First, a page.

Chamaecyparis pisifera
Chamaecyparis pisifera
Morton Arboretum acc. 745-27*4
Scientific classification Edit this classification
Kingdom: Plantae
Clade: Tracheophytes
Clade: Gymnospermae
Division: Pinophyta
Class: Pinopsida
Order: Cupressales
Family: Cupressaceae
Genus: Chamaecyparis
C. pisifera
Binomial name
Chamaecyparis pisifera

Chamaecyparis pisifera (Sawara cypress or Sawara Japanese: サワラ, romanizedSawara) is a species of false cypress, native to central and southern Japan, on the islands of Honshū and Kyūshū.[2][1]


It is a slow-growing coniferous tree growing to 35–50 m tall with a trunk up to 2 m in diameter. The bark is red-brown, vertically fissured and with a stringy texture. The foliage is arranged in flat sprays; adult leaves are scale-like, 1.5–2 mm long, with pointed tips (unlike the blunt tips of the leaves of the related Chamaecyparis obtusa (hinoki cypress), green above, green below with a white stomatal band at the base of each scale-leaf; they are arranged in opposite decussate pairs on the shoots. The juvenile leaves, found on young seedlings, are needle-like, 4–8 mm long, soft and glaucous bluish-green. The cones are globose, 4–8 mm diameter, with 6–10 scales arranged in opposite pairs, maturing in autumn about 7–8 months after pollination.[2]

Related species

A related cypress found on Taiwan, Chamaecyparis formosensis (Formosan cypress), differs in longer ovoid cones 6–10 mm long with 10–16 scales.[2] The extinct Eocene species Chamaecyparis eureka, known from fossils found on Axel Heiberg Island in Canada, is noted to be very similar to C. pisifera.[3]


The Latin specific epithet pisifera, “pea-bearing”, refers to the small round green cones.[4]



It is grown for its timber in Japan, where it is used as a material for building palaces, temples, shrines and baths, and making coffins, though less valued than the timber of C. obtusa. The wood is lemon-scented and light-colored with a rich, straight grain, and is rot resistant.[5]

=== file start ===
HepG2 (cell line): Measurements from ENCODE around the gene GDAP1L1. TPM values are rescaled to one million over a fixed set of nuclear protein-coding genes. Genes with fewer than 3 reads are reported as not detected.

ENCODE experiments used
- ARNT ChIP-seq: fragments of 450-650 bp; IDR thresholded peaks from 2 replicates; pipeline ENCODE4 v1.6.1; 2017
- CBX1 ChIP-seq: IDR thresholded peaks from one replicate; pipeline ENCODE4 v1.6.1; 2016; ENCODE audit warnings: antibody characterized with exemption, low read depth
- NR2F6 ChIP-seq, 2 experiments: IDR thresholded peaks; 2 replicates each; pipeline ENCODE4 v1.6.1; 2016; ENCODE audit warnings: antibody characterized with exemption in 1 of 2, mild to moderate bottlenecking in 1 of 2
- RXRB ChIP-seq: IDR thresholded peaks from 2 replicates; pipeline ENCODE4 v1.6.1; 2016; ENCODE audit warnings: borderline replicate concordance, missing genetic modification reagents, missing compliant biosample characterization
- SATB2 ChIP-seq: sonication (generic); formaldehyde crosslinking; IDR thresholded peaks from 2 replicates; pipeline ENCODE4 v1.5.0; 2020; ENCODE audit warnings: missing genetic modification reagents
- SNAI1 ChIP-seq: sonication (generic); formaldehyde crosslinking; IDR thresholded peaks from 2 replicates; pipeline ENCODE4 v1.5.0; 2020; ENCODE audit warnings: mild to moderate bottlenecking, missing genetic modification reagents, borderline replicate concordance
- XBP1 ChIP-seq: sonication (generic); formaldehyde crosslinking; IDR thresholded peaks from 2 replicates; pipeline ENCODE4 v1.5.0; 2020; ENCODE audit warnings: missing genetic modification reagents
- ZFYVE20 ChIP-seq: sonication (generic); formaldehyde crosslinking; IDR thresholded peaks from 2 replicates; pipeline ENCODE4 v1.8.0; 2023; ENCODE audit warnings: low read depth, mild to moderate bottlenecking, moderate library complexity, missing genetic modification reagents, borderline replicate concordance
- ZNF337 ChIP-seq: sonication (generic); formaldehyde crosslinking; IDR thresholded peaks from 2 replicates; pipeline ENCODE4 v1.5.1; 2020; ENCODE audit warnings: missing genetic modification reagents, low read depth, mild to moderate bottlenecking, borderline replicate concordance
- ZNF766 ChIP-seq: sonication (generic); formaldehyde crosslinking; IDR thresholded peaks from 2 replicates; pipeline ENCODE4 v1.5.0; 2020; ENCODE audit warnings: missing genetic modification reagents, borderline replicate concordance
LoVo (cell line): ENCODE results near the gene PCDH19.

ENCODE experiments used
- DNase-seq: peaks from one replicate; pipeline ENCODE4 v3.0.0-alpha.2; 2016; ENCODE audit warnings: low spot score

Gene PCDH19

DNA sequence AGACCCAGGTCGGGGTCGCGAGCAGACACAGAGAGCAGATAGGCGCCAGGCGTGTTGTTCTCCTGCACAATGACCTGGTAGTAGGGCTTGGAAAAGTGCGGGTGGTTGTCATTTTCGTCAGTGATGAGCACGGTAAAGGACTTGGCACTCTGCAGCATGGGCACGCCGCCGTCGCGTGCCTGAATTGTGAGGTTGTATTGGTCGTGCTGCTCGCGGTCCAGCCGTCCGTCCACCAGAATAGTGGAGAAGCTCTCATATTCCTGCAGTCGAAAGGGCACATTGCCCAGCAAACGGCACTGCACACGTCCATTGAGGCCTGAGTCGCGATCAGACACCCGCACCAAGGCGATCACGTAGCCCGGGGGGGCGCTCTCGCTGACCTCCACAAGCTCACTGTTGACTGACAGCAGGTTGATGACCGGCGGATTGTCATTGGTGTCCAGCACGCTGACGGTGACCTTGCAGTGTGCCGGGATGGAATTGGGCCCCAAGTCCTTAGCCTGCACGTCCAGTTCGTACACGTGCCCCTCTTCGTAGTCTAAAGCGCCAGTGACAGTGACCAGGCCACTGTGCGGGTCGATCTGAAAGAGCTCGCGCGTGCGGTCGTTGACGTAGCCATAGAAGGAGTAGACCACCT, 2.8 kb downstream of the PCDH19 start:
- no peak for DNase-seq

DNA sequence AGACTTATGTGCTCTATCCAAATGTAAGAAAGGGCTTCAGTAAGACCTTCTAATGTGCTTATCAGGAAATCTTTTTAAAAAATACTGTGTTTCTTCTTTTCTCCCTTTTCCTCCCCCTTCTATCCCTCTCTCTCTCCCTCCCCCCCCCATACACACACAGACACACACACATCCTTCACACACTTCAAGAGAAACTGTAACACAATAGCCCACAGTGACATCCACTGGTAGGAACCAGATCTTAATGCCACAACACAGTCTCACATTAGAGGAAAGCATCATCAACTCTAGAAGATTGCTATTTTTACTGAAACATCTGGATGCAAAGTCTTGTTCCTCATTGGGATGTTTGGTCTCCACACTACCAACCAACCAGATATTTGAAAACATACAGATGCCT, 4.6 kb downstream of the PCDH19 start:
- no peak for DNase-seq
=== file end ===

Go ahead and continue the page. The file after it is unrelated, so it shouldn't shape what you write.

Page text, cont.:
It is also a popular ornamental tree in parks and gardens, both in Japan and elsewhere in temperate climates including western Europe and parts of North America. A large number of cultivars have been selected for garden planting, including dwarf forms, forms with yellow or blue-green leaves, and forms retaining the juvenile needle-like foliage; particularly popular juvenile foliage cultivars include 'Plumosa', 'Squarrosa' and 'Boulevard'.[5]

In cultivation in the UK the following have gained the Royal Horticultural Society’s Award of Garden Merit[6] (confirmed 2017):[7]


  1. ^ a b Farjon, A. (2013). "Chamaecyparis pisifera". IUCN Red List of Threatened Species. 2013: e.T42213A2962099. doi:10.2305/IUCN.UK.2013-1.RLTS.T42213A2962099.en. Retrieved 11 November 2021.
  2. ^ a b c Farjon, A. (2005). Monograph of Cupressaceae and Sciadopitys. Royal Botanic Gardens, Kew. ISBN 1-84246-068-4
  3. ^ Kotyk, M.E.A.; Basinger, J.F.; McIlver, E.E. (2003). "Early Tertiary Chamaecyparis Spach from Axel Heiberg Island, Canadian High Arctic". Canadian Journal of Botany. 81 (2): 113–130. doi:10.1139/B03-007.
  4. ^ Harrison, Lorraine (2012). RHS Latin for Gardeners. United Kingdom: Mitchell Beazley. ISBN 978-1845337315.
  5. ^ a b Dallimore, W., & Jackson, A. B. (1966). A Handbook of Coniferae and Ginkgoaceae 4th ed. Arnold.
  6. ^ "RHS Plantfinder -". ((cite web)): Missing or empty |url= (help)
  7. ^ "AGM Plants - Ornamental" (PDF). Royal Horticultural Society. July 2017. p. 16. Retrieved 24 January 2018.
  8. ^ "RHS Plantfinder - Chamaecyparis pisifera 'Boulevard'". Retrieved 30 January 2018.
  9. ^ "RHS Plantfinder - Chamaecyparis pisifera 'Filifera Aurea'". Retrieved 30 January 2018.
  10. ^ "RHS Plantfinder - Chamaecyparis pisifera 'Plumosa Compressa'". Retrieved 30 January 2018.
  11. ^ "RHS Plantfinder - Chamaecyparis pisifera 'Sungold'". Retrieved 30 January 2018.